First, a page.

Data Warehousing and Business Intelligence

7 May 2016

U-SQL

Filed under: Analysis Services — Vincent Rainardi @ 7:26 pm

U-SQL is a new language used in Azure Data Lake. It is a mix between T-SQL and C#. It is used to load files into Data Lake.

To use U-SQL, we need to add a New Data Lake Store in our Azure Portal, click Sign Up for Preview (we need to use IE; in Chrome we can’t click Sign Up). We will get an email when it is approved (can be a few hours, can be a few weeks).

Here is an example for calculating the duration for each currency in the portfolio:

@rawData = EXTRACT SecurityName string?, Weight decimal?, ModifiedDuration decimal, MaturityDate DateTime, Currency string
FROM “/FixedIncome/EMD.csv” USING Extractors.Csv(silent: true);

@aggData = SELECT Currency, SUM(Weight * ModifiedDuration) as Duration FROM @rawData GROUP BY Currency;

OUTPUT @aggData TO “/Report/Duration.csv” ORDER BY Currency USING Outputters.Csv();

The above U-SQL code imports a comma delimited file called Portfolio.csv, calculates the duration for each currency and create a file called Duration.csv. I’ll explain the 3 lines above (EXTRACT, SELECT, OUTPUT) one by one below.

EXTRACT

Case sensitive: U-SQL is case sensitive and strong-typed. It is case sensitive because it is using C# syntax. So “EXTRACT” must be in upper case, “string” must be in lower case and “DateTime” must be in mixed case.

EXTRACT is used to import a file into a row set. It can be used to import both a structured file (all rows have the same number of columns) or unstructured files (rows have different number of columns). Documentation: here.

The data type is C# data type, not T-SQL. Full list of C# built-in data types is here. DateTime is a structure, not a data type. It has Date, Time, Year, Month, Day, Hour, Minute, Second, Today, Now, TimeOfDay and DayOfWeek properties. See here for documentation.

The ? at the end of “string?” and “decimal?” means NOT NULL.

One thing we need to remember is that in U-SQL it is “schema on read”. Which means that we define the data types of the file we import as we import them.

When importing a file we need to use an extractor. It is a data interface program which reads byte stream in parallel into a row set. U-SQL has 3 built-in Extractors: one reads text files (Extractors.Text), one reads tab delimited files (Extractors.Tsv) and one reads Comma Separated Values files (Extractors.Csv). The last two are derived from the first one. By default U-SQL split the imported file into several pieces and import the pieces in parallel. U-SQL imports unstructured files using user-defined extractor. See here for documentation on extractors.

Silent is a parameter. It means if the row in the CSV file doesn’t have 5 columns, ignore the row (we expect the CSV file to contains 5 columns: SecurityName, Weight, ModifiedDuration, MaturityDate, and Currency). There are other parameters such as: (documentation here)

  • rowDelimiter: the character at the end of the row, e.g. carriage return, linefeed
  • quoting: whether the values are wrapped in double quotes or not
  • nullEscape: what string represents a null value

@rawData is the name of the row set containing data we import from the CSV file. We can then refer to this row set with this name.

SELECT

Once we have this @rawData row set, we can do a normal SQL statement to it, such SELECT, UPDATE, INSERT and DELETE. But we need to use C# syntax. So the where clause is not “where AssetClass = “Options” ” but “where AssetClass == “Options” ”. And SELECT, UPDATE, INSERT, DELETE all needs to be in upper case. Other supported SQL statement in U-SQL are: JOIN, UNION, APPLY, FETCH, EXCEPT, and INTERSECT.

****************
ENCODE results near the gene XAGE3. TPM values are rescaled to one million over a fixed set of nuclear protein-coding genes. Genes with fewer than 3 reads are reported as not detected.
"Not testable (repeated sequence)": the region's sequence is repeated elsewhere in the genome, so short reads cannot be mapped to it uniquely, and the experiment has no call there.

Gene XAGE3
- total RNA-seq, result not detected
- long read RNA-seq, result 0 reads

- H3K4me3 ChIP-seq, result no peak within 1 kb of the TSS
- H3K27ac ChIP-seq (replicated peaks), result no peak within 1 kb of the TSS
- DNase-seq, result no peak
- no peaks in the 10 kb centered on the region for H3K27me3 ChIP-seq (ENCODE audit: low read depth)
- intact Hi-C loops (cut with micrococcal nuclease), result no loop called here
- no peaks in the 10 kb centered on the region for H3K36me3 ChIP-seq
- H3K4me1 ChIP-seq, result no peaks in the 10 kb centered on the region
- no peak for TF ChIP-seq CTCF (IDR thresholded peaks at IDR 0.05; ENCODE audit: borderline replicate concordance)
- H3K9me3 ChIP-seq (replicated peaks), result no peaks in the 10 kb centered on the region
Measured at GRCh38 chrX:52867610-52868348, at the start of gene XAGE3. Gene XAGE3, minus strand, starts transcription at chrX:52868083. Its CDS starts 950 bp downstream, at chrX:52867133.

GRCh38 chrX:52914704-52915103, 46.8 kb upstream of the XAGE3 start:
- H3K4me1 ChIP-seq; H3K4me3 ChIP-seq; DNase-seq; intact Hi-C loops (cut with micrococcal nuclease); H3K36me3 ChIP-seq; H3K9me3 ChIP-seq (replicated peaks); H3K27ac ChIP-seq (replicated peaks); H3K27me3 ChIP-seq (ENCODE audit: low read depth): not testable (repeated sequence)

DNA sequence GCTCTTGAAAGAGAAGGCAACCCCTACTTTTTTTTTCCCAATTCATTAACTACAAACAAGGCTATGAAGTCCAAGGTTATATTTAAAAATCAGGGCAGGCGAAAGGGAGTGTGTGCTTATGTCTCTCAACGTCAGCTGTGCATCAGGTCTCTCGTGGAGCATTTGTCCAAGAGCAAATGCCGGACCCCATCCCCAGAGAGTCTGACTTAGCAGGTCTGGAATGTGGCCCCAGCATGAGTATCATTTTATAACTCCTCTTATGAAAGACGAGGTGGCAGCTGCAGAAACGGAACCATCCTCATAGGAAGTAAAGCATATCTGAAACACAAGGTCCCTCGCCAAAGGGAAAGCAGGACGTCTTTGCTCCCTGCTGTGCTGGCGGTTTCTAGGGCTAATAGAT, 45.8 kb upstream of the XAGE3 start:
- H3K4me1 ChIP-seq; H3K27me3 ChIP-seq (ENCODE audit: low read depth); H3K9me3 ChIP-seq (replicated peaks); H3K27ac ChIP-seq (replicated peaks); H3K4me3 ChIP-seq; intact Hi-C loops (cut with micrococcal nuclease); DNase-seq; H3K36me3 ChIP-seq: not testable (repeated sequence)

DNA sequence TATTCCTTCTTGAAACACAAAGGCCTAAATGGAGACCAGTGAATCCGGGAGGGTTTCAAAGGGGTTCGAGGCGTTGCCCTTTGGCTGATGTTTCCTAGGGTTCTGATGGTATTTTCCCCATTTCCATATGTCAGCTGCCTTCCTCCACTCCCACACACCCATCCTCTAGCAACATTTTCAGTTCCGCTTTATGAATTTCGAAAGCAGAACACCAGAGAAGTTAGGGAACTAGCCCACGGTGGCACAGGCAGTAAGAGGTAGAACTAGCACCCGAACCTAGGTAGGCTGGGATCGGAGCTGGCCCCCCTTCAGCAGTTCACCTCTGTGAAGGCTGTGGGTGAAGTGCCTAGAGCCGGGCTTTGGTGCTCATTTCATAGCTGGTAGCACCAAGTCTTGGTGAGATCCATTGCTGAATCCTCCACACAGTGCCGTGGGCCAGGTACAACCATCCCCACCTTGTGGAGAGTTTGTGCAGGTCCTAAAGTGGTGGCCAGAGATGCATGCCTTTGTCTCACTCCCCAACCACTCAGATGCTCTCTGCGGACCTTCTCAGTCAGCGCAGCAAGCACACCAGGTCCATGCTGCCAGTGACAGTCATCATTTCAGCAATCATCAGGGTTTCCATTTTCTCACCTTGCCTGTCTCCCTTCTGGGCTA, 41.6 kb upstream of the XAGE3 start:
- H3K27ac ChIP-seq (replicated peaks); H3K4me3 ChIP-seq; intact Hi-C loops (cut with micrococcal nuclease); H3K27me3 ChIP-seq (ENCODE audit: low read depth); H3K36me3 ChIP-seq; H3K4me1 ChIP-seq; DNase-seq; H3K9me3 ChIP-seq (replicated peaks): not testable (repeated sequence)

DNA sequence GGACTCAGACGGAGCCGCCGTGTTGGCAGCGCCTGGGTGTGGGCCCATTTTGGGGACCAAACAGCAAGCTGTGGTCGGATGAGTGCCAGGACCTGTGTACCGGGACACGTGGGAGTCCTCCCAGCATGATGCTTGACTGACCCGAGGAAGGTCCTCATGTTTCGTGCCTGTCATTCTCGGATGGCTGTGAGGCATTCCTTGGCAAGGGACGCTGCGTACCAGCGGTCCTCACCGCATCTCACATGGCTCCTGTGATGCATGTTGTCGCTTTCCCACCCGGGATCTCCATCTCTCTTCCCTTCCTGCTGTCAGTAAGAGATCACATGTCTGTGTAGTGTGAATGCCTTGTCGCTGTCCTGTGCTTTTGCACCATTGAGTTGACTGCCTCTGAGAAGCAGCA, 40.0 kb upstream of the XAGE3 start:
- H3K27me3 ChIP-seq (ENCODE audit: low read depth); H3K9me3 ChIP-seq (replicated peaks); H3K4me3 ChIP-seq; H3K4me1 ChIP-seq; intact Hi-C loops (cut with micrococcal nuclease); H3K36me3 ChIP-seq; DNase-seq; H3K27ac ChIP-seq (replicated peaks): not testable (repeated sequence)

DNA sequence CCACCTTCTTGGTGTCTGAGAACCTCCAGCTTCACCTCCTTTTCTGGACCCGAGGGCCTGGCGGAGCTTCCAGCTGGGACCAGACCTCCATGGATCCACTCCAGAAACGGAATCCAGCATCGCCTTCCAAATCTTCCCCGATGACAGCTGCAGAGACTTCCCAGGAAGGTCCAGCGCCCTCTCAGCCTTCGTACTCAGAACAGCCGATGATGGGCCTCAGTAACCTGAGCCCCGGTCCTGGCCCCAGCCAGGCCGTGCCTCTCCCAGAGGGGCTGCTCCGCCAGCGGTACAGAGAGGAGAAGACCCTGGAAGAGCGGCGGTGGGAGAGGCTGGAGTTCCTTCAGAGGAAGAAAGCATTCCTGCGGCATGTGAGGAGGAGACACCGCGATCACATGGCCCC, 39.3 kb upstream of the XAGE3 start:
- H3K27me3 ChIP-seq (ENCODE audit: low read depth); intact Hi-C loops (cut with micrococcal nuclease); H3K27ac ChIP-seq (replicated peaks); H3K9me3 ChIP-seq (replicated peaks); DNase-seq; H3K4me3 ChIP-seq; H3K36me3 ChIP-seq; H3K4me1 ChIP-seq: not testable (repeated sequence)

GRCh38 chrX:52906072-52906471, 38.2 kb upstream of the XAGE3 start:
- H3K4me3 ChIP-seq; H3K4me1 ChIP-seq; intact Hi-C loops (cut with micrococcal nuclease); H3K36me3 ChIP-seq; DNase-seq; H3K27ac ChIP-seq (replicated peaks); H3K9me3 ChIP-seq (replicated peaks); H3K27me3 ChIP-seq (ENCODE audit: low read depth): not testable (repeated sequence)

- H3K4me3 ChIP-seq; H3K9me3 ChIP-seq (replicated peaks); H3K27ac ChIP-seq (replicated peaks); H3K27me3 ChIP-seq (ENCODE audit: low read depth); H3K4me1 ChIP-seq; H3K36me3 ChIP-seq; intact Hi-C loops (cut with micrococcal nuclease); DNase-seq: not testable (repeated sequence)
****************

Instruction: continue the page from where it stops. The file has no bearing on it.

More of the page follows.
• SELECT: U-SQL supports WHERE, FROM, GROUP BY, ORDER BY and FETCH. Documentation here. FETCH means get the first N rows, link. For ALIAS see here.
  • JOIN: U-SQL supports INNER JOIN, LEFT (OUTER) JOIN, RIGHT (OUTER) JOIN, FULL (OUTER) JOIN, CROSS JOIN, SEMIJOIN, and ANTISEMIJOIN. Documentation here. Both the “ON T1.Col1 == T2.Col2” and the old style “WHERE T1.Col1 == T2.Col2” are supported (link).
  • UNION: U-SQL supports both UNION and UNION ALL. Doc: here.
  • APPLY: U-SQL supports both CROSS APPLY and OUTER APPLY. Doc: here.
  • Interaction between row sets (these are hyperlinked): EXCEPT, INTERSECT, REDUCE, COMBINE, PROCESS.
  • Aggregate functions: SUM, COUNT, FIRST, LAST, MAX, MIN, AVG, VAR, STDEV, ARRAY_AGG, MAP_AGG. Doc: here. ARRAY_AGG combines values into an array. Split breaks an array into values (link).
  • Operators: IN, LIKE, BETWEEN. Doc: here.
  • Logical operators: Remember that U-SQL is using C# syntax so AND is &&, OR is ||, = is ==, <> is != and not is !
  • “condition ? if_true : if_false” is also supported, see here.

 

OUTPUT

The output of a SQL statement (called Expression in U-SQL) can be assigned to a row set like in the example above i.e. “@aggData = “, or we can do these 3 things:

  1. Output it to a new file using OUTPUT
  2. Output it to a new table using CREATE TABLE AS
  3. Output it to an existing table using INSERT INTO

The OUTPUT expression saves the row set into a file. There are 3 built-in outputters in U-SQL: Outputters.Tcv for tab delimited files, Outputters.Csv for comma delimited files, and Outputters.Text for any delimiter. They accept these parameters: quoting, nullEscape, rowDelimiter, escapeCharacter, and encoding. Documentation: here.

Documentation

The U-SQL language reference is here (still work in progress), and the U-SQL tutorial is here.

Data Lake documentation is here and the learning guide is here.

Articles on U-SQL from Microsoft:

  • From Microsoft U-SQL team: link
  • Ed Macauley U-SQL tutorial: link, click on Tutorial under Prerequisites.
  • From Mike Rys: link
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